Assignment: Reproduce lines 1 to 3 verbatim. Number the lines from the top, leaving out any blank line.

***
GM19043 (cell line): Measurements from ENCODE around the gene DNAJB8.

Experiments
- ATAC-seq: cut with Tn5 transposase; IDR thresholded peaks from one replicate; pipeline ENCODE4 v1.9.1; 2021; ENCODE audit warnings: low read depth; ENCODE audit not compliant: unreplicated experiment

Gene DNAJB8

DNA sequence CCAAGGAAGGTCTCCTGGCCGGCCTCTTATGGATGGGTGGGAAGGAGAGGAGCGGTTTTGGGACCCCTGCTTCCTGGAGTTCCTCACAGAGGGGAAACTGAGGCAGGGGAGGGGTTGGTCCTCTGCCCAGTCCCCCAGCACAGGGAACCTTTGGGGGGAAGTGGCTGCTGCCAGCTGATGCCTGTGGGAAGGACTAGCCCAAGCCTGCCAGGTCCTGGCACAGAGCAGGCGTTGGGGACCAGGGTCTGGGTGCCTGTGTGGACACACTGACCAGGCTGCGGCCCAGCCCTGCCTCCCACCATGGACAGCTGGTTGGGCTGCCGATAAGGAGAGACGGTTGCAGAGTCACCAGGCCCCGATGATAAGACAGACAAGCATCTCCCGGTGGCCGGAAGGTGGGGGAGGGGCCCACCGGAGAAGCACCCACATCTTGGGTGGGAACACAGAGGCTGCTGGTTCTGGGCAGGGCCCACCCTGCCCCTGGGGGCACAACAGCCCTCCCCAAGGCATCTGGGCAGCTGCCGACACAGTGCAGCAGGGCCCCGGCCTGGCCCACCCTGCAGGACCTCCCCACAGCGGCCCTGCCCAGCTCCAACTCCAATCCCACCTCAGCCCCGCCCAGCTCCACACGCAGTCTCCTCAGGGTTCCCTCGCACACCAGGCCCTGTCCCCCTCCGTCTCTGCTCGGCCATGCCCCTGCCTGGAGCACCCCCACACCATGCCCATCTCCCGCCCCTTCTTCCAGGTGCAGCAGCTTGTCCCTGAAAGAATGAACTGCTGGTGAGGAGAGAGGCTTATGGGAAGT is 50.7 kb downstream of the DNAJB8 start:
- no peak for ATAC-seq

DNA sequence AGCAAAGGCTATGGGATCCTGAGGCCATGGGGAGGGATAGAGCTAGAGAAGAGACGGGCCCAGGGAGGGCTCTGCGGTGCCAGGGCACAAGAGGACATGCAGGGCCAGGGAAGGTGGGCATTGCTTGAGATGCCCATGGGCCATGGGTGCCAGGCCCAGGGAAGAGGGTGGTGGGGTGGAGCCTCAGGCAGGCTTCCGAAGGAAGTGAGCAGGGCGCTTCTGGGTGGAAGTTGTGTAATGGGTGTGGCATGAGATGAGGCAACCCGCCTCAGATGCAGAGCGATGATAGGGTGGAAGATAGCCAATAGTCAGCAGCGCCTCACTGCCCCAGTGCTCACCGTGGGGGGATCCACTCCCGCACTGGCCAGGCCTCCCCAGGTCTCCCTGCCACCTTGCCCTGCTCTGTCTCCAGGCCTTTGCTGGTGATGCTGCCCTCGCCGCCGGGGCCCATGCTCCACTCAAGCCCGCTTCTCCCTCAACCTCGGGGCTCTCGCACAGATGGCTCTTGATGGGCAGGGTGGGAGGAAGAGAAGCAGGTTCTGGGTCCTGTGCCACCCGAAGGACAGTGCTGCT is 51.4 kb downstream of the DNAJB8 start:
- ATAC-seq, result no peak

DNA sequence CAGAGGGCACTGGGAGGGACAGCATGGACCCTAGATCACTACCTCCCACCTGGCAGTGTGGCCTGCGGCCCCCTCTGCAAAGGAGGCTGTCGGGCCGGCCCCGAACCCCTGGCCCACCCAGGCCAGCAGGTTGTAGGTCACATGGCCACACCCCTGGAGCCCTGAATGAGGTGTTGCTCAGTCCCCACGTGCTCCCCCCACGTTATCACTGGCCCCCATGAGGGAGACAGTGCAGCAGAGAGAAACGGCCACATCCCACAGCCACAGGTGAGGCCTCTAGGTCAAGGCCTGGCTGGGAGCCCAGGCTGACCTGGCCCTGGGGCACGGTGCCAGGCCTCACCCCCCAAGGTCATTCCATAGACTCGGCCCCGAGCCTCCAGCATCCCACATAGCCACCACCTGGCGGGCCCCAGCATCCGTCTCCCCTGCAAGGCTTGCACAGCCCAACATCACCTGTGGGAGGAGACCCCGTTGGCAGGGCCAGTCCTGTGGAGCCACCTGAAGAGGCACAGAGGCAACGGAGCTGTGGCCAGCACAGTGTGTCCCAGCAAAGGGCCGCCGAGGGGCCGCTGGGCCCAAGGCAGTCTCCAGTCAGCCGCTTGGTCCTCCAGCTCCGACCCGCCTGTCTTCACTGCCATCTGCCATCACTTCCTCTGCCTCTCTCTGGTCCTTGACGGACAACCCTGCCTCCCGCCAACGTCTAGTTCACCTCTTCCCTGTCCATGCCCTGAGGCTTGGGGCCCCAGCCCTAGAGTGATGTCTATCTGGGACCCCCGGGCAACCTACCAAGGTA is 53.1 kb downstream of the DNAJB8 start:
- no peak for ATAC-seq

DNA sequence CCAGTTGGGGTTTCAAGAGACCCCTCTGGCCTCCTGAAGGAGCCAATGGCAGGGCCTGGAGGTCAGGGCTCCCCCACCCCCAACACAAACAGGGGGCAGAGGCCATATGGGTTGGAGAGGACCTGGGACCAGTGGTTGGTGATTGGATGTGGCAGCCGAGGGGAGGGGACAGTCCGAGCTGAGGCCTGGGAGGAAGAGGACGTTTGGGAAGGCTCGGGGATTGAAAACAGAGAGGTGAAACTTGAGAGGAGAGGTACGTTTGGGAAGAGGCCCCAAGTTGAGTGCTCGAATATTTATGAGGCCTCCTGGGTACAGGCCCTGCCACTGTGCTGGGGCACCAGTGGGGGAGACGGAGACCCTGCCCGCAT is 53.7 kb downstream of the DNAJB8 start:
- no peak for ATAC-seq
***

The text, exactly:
GM19043 (cell line): Measurements from ENCODE around the gene DNAJB8.

Experiments
- ATAC-seq: cut with Tn5 transposase; IDR thresholded peaks from one replicate; pipeline ENCODE4 v1.9.1; 2021; ENCODE audit warnings: low read depth; ENCODE audit not compliant: unreplicated experiment